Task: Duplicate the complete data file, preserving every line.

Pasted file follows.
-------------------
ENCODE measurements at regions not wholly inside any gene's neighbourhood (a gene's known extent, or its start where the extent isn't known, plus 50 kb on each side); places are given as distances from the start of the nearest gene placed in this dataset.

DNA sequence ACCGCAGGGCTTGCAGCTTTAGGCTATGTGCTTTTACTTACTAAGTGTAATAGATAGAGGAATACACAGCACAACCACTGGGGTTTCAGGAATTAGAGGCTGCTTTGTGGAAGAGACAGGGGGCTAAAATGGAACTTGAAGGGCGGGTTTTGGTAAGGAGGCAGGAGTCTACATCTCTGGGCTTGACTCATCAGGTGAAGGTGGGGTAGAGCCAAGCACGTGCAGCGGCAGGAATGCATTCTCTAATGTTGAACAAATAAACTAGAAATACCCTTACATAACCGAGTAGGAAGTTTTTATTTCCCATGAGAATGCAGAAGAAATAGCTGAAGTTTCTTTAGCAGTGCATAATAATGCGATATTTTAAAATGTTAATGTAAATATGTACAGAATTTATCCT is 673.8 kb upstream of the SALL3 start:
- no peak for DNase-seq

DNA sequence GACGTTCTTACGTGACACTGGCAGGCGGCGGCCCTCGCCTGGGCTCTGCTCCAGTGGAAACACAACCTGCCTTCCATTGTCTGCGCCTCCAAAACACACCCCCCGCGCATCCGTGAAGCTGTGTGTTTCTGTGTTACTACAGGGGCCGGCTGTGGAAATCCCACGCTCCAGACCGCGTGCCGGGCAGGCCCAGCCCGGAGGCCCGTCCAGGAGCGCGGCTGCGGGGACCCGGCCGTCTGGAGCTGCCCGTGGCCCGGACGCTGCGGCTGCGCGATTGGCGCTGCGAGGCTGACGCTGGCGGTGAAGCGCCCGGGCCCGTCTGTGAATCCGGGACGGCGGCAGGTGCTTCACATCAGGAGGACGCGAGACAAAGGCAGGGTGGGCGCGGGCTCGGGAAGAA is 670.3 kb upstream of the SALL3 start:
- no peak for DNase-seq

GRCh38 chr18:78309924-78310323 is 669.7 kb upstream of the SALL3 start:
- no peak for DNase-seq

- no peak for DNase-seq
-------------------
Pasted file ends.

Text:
ENCODE measurements at regions not wholly inside any gene's neighbourhood (a gene's known extent, or its start where the extent isn't known, plus 50 kb on each side); places are given as distances from the start of the nearest gene placed in this dataset.

DNA sequence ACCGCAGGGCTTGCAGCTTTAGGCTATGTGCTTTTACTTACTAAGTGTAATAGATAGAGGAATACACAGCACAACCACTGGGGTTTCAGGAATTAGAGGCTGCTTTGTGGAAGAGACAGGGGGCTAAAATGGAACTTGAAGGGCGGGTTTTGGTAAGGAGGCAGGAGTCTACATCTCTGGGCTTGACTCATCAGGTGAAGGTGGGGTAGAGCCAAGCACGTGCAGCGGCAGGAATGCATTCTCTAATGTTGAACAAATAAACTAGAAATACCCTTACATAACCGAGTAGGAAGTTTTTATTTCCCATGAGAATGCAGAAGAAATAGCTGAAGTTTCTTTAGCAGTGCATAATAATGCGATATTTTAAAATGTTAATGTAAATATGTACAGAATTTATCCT is 673.8 kb upstream of the SALL3 start:
- no peak for DNase-seq

DNA sequence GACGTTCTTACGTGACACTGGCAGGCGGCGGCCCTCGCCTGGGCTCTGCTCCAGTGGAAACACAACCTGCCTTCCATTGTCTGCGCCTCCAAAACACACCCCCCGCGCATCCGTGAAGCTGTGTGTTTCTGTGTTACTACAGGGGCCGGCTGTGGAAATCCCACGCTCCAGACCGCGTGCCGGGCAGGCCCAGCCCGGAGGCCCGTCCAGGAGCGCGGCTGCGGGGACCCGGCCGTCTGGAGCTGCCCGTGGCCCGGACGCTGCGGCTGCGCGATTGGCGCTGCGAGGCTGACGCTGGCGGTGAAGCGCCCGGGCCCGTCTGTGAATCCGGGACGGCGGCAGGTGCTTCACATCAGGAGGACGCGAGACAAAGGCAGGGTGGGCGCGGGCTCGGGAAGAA is 670.3 kb upstream of the SALL3 start:
- no peak for DNase-seq

GRCh38 chr18:78309924-78310323 is 669.7 kb upstream of the SALL3 start:
- no peak for DNase-seq

- no peak for DNase-seq